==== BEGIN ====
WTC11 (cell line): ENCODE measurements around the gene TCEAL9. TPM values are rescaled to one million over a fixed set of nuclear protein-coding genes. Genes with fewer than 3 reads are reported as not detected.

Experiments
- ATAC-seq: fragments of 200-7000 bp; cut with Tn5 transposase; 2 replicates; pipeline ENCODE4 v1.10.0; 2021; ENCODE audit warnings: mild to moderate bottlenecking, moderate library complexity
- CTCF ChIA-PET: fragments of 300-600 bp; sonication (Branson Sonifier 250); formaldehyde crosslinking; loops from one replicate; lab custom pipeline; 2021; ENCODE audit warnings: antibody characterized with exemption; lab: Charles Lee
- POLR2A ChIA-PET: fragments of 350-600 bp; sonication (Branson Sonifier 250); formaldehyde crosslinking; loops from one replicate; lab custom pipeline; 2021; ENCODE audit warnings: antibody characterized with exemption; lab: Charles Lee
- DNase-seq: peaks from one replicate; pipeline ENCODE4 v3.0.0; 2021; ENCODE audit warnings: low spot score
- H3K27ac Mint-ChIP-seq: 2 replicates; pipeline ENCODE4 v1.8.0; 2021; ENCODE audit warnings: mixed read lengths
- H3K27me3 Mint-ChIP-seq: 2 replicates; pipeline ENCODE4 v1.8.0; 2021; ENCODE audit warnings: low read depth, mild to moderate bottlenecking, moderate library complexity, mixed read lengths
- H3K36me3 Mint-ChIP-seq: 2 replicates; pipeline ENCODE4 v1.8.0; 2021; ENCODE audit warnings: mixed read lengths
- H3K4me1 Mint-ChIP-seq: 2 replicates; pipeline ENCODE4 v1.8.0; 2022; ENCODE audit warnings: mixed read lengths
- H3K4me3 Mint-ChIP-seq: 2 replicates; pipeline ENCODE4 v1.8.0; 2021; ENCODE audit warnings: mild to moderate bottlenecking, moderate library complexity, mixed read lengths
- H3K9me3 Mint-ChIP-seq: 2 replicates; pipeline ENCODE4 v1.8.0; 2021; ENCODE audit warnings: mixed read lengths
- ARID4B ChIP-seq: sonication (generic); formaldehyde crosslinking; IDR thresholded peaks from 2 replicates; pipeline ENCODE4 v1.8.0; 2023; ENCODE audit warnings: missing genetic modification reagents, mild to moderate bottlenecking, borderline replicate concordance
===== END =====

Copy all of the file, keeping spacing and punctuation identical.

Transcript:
WTC11 (cell line): ENCODE measurements around the gene TCEAL9. TPM values are rescaled to one million over a fixed set of nuclear protein-coding genes. Genes with fewer than 3 reads are reported as not detected.

Experiments
- ATAC-seq: fragments of 200-7000 bp; cut with Tn5 transposase; 2 replicates; pipeline ENCODE4 v1.10.0; 2021; ENCODE audit warnings: mild to moderate bottlenecking, moderate library complexity
- CTCF ChIA-PET: fragments of 300-600 bp; sonication (Branson Sonifier 250); formaldehyde crosslinking; loops from one replicate; lab custom pipeline; 2021; ENCODE audit warnings: antibody characterized with exemption; lab: Charles Lee
- POLR2A ChIA-PET: fragments of 350-600 bp; sonication (Branson Sonifier 250); formaldehyde crosslinking; loops from one replicate; lab custom pipeline; 2021; ENCODE audit warnings: antibody characterized with exemption; lab: Charles Lee
- DNase-seq: peaks from one replicate; pipeline ENCODE4 v3.0.0; 2021; ENCODE audit warnings: low spot score
- H3K27ac Mint-ChIP-seq: 2 replicates; pipeline ENCODE4 v1.8.0; 2021; ENCODE audit warnings: mixed read lengths
- H3K27me3 Mint-ChIP-seq: 2 replicates; pipeline ENCODE4 v1.8.0; 2021; ENCODE audit warnings: low read depth, mild to moderate bottlenecking, moderate library complexity, mixed read lengths
- H3K36me3 Mint-ChIP-seq: 2 replicates; pipeline ENCODE4 v1.8.0; 2021; ENCODE audit warnings: mixed read lengths
- H3K4me1 Mint-ChIP-seq: 2 replicates; pipeline ENCODE4 v1.8.0; 2022; ENCODE audit warnings: mixed read lengths
- H3K4me3 Mint-ChIP-seq: 2 replicates; pipeline ENCODE4 v1.8.0; 2021; ENCODE audit warnings: mild to moderate bottlenecking, moderate library complexity, mixed read lengths
- H3K9me3 Mint-ChIP-seq: 2 replicates; pipeline ENCODE4 v1.8.0; 2021; ENCODE audit warnings: mixed read lengths
- ARID4B ChIP-seq: sonication (generic); formaldehyde crosslinking; IDR thresholded peaks from 2 replicates; pipeline ENCODE4 v1.8.0; 2023; ENCODE audit warnings: missing genetic modification reagents, mild to moderate bottlenecking, borderline replicate concordance